To me it seems theologically inappropriate to suggest that Jesus was conceived with a genetic disease.

And see here for a letter to New Oxford Review criticizing Maria Hsia Chang’s article (scroll down to the letter by Donald Lospinuso titled, “Indefensible assertions”). Money quote:

Tipler and Chang think the XX male resulting from a virgin birth would have only the sex chromosomes of the mother because the mother is the only source of the child’s genome. If this were the case, whence came the SRY, which they know could only come from a male? If both X chromosomes came from the mother, including the one with the SRY, would she herself not be an XX male? This leads to a further gross error: If any offspring has the same genetic makeup as its progenitor, the offspring would be a clone (an exact copy), not truly the offspring of two parents…

So Tipler and Chang are left unable to account for the origin of the SRY and all the other chromosomes to complement the mother’s in their “virgin birth.” They can only say the offspring would be a clone of the progenitor, which is impossible by their own premise that a female gave birth to a male.

One academic has a theory as to how a female could have given birth to a male, parthenogenetically:

… One possibility, according to Prof Berry, is that Mary may have had a condition called testicular feminisation. Women with this condition have an X and a Y chromosome like a man, but their X chromosome carries a mutation that makes their bodies insensitive to testosterone. This leads to their developing as a female.

Genetically male, and probably sporting ambiguous genitals, Mary would have been sterile. But had she become pregnant spontaneously, her child could have inherited an intact Y chromosome.

To stop him developing as a female, like his mother, Jesus would have needed what geneticists call a “back mutation” – a highly unlikely reverse of the X chromosome glitch that caused the testicular feminisation in the first place. Other possibilities to explain the virgin birth include Mary being a genetic mosaic, formed from twins that fused into one body while maintaining chromosomes from both, Y and all.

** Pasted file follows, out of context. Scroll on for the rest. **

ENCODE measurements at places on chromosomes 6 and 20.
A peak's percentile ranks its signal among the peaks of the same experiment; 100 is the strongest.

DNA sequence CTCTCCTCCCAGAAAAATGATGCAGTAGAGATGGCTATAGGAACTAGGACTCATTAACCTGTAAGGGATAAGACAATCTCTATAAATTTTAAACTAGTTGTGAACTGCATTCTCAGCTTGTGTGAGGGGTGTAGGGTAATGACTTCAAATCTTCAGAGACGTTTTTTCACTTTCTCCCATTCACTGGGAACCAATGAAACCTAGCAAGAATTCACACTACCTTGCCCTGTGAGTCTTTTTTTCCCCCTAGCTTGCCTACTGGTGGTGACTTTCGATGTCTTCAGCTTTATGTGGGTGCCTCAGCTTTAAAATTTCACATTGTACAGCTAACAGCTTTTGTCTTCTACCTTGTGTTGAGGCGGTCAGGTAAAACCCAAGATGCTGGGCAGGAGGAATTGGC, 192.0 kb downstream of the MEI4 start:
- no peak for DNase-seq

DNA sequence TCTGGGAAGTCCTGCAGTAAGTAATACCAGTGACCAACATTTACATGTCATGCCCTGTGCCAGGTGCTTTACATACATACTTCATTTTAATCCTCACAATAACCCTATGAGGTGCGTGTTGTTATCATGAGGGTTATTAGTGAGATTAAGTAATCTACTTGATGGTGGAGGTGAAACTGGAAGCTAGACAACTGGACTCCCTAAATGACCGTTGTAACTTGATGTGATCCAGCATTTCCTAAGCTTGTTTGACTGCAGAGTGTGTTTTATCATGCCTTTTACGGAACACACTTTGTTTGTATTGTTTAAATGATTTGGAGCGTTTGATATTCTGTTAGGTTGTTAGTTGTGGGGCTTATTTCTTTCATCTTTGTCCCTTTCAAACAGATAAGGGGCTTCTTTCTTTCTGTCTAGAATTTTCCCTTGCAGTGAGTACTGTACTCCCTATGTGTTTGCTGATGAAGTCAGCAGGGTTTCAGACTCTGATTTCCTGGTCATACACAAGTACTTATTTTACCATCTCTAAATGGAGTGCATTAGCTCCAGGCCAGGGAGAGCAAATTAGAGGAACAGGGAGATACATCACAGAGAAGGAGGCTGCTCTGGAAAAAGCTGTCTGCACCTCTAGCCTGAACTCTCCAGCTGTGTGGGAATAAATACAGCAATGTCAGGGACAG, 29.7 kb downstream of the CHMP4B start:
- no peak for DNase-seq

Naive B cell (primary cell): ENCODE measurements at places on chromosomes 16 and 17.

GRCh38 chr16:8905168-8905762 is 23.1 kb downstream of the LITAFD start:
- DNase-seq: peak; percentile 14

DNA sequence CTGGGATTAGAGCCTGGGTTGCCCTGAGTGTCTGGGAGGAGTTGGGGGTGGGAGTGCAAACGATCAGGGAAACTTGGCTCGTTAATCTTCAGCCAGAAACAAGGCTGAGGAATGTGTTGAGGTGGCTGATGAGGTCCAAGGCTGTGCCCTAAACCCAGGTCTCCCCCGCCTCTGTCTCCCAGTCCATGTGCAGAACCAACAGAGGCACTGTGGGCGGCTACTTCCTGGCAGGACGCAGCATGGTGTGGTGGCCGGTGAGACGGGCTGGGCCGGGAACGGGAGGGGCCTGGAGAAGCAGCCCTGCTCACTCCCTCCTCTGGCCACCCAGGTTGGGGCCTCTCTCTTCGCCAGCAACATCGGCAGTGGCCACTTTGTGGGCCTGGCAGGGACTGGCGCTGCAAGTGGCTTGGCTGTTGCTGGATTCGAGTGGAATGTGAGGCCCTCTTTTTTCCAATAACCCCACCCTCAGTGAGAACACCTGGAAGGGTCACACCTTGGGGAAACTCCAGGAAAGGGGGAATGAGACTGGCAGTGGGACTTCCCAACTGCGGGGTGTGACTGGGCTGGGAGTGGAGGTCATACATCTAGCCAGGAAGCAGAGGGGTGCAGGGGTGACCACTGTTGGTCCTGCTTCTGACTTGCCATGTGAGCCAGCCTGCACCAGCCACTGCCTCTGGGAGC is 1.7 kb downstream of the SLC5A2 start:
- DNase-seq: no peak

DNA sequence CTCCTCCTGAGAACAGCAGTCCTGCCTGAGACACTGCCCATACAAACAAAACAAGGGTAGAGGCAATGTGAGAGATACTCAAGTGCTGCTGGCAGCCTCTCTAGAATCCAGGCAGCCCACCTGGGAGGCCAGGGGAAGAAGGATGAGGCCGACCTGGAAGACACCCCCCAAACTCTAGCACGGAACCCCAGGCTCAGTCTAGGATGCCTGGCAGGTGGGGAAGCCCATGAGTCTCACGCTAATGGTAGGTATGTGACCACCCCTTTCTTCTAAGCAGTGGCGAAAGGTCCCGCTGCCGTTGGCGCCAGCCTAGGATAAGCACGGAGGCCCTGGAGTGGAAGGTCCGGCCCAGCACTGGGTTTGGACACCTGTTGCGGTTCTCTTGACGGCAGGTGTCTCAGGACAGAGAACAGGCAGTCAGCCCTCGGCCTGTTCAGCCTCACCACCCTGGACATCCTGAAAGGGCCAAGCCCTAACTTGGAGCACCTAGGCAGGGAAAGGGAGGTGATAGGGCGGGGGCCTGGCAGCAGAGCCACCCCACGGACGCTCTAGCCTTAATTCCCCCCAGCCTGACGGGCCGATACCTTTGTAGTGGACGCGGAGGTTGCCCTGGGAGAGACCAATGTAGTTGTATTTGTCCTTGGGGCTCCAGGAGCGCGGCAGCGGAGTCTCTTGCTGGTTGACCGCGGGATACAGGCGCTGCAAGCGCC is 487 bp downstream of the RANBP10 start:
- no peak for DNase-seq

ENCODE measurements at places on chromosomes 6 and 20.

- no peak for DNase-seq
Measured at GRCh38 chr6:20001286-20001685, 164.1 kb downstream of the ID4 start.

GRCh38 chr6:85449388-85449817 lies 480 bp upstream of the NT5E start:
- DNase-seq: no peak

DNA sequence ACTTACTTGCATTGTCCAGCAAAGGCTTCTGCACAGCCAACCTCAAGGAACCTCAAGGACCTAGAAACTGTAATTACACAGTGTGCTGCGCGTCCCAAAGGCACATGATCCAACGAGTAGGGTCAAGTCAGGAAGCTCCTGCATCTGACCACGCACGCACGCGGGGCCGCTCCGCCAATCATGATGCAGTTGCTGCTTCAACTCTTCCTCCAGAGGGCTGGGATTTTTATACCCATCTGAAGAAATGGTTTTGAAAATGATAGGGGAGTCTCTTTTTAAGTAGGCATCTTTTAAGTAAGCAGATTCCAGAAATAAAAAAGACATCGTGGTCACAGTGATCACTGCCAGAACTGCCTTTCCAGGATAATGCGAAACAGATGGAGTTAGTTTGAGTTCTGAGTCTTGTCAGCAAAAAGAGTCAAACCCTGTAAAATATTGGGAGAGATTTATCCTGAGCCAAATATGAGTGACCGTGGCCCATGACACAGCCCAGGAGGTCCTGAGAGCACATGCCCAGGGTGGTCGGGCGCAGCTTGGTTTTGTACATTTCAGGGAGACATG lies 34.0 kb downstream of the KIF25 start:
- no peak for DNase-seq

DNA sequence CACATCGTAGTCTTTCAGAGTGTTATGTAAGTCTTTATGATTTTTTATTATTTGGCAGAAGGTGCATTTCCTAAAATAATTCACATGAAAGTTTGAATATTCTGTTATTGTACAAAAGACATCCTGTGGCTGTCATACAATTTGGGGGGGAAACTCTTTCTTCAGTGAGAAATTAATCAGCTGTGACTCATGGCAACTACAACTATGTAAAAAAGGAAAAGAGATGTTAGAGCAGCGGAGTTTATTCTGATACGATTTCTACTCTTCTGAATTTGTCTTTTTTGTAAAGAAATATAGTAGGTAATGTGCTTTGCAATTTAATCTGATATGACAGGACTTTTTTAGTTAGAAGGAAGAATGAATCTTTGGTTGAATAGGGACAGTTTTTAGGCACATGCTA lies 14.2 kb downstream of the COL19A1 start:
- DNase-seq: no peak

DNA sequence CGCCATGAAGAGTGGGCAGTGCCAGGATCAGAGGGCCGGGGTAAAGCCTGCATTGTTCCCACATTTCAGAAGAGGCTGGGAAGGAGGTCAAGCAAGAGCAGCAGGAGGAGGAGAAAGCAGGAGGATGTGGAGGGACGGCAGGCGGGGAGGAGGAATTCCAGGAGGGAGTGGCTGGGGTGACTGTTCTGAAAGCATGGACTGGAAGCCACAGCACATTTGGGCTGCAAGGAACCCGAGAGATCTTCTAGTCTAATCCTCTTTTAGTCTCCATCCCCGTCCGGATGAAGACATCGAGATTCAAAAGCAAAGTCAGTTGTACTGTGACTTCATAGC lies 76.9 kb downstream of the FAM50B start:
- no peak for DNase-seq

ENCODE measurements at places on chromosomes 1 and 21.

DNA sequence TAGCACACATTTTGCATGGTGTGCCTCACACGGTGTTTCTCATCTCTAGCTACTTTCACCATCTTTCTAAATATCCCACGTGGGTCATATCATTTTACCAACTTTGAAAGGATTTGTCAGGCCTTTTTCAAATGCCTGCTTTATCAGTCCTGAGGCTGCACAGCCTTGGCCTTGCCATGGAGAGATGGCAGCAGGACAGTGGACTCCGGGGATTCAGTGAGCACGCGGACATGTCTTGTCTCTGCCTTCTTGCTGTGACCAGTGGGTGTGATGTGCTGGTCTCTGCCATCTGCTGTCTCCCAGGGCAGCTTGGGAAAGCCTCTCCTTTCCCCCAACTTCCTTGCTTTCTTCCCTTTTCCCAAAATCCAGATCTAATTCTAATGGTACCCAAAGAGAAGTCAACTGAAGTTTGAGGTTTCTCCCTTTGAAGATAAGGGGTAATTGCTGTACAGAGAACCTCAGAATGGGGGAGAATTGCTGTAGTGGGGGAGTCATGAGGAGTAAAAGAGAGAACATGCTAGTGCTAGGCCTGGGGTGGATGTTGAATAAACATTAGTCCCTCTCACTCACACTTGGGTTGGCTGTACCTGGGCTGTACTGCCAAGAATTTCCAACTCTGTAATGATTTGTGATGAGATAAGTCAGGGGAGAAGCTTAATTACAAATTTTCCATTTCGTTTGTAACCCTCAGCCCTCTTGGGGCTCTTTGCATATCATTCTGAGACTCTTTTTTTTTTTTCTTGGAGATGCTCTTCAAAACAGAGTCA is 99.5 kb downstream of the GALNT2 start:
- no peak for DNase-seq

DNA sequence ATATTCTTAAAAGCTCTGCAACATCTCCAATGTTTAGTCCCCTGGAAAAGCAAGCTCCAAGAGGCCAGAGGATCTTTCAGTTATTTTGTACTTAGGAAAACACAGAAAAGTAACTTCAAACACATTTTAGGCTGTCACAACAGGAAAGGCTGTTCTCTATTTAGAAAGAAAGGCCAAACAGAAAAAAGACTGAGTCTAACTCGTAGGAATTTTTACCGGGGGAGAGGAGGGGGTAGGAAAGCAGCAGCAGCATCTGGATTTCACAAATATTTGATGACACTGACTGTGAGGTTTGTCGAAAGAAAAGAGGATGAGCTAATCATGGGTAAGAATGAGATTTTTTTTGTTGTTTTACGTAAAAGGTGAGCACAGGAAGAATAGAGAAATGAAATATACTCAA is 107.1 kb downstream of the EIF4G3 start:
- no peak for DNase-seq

You could be forgiven for thinking that the scientific possibilities are no more plausible than a miracle…

Some writers have suggested that the DNA evidence from the Shroud of Turin suggests that Jesus was a XX male. However, the DNA on the Shroud of Turin bears evidence of contamination, and is therefore not likely to be a reliable source of information about Jesus’ DNA.

Re the mechanics of the virgin birth, here’s my own take. The data from Scripture and tradition indicates clearly that Jesus took flesh from the Virgin Mary, so we might suppose that God somehow interposed to convert one of the Virgin Mary’s X chromosomes into a Y, after the chromosomes divided.

God would have also had to modify Jesus’ DNA to make sure that He did not get a double copy of any defective genes His mother may have possessed, and to initiate genomic imprinting, which requires genetic input from both parents in the ordinary course of events. These modifications would not have presented any problem to the Divine Author of Nature. My two cents.


#41

Actually, Tipler entertains several possible scenarios for Jesus possessing either diploidy or haploidy, preferring a very special case of normal male phenotypic diploidy, while nevertheless being an XX male, which is NOT an automatic sentence of genetic disease or even sterility. It’s all on pp. 166-175, esp. 171-174.
I am interested in, but not necessarily yet invested in, his approach. If Lospinuso had ever even read those pages, he’d know his criticism was inaccurate.
Your proposal, @vjtorley , is very close to what Tipler proposes; what you describe as “modifications” he calls “insertions.” He then goes into the mathematical probabilities for such a suggestion, concluding that, even given a multiverse, it’s so improbable as to be a “miracle” of necessity in the design of a redeemable universe.


#42

If the scenarios intended for discussion here usually involve the evolution of one population of humans, along with the de novo creation of Adam and Eve, spending bandwidth on wildly speculative scientific (and non-scientific) explanations for the miraculous birth of any or all New Testament personalities (including Jesus himself), seems well beyond the scope of these discussions.

For those who have not yet read @swamidass’ disclaimer, I provide it below for your convenience:


#43

If examining claims of the miraculous is somehow “out of bounds” on a blog named “Peaceful Science,” then so is any examination of the, supposedly, “de novo creation” of Adam and Eve.
I, for one, do not give way to an illegitimate “hardening of the categories.” You’ll probably just, peacefully, have to put up with a “rogue element” every now and then. If it’s not your scientific cup of tea, so be it.